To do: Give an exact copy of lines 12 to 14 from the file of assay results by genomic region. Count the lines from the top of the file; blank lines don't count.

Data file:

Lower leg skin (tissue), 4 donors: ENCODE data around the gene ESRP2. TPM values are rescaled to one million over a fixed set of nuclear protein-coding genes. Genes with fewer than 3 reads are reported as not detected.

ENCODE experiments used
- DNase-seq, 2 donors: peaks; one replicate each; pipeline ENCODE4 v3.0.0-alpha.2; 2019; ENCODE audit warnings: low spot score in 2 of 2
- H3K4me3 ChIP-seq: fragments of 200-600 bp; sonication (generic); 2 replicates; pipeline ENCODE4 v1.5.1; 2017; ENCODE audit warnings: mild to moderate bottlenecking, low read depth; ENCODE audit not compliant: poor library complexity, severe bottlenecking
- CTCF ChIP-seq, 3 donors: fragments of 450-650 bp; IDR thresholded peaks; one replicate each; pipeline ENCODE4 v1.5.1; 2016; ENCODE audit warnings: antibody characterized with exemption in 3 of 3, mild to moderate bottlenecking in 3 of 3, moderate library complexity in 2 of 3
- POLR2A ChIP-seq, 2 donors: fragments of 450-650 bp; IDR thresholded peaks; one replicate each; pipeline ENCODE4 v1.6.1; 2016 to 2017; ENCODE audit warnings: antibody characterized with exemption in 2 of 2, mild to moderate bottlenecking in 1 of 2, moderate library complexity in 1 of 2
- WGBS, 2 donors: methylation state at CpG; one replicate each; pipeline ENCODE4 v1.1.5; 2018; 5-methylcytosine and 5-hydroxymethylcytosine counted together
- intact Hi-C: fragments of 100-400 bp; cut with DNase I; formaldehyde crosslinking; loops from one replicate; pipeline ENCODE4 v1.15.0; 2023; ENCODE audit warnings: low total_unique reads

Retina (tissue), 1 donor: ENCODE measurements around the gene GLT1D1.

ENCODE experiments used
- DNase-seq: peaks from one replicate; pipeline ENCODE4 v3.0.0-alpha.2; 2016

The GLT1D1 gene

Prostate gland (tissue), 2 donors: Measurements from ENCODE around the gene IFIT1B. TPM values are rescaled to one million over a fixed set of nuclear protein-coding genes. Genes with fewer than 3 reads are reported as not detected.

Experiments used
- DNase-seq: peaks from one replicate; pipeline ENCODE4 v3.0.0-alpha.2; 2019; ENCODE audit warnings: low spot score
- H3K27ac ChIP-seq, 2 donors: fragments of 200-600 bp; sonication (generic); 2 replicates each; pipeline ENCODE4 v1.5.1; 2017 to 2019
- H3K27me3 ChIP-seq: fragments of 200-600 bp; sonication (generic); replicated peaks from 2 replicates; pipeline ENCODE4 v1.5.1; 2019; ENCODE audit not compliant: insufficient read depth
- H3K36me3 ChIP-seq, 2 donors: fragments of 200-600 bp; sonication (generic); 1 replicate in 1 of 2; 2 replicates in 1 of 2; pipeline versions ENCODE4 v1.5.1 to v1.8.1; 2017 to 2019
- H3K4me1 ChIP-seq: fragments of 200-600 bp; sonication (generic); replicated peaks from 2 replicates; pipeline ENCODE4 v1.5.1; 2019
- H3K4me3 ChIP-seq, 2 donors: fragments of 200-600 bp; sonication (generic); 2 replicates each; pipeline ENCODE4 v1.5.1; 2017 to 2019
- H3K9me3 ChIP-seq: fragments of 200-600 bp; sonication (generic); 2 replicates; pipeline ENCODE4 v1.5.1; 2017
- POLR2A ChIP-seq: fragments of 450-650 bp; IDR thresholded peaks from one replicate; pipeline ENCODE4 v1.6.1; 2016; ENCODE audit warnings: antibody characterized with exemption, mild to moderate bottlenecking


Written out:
The GLT1D1 gene

Prostate gland (tissue), 2 donors: Measurements from ENCODE around the gene IFIT1B. TPM values are rescaled to one million over a fixed set of nuclear protein-coding genes. Genes with fewer than 3 reads are reported as not detected.

Experiments used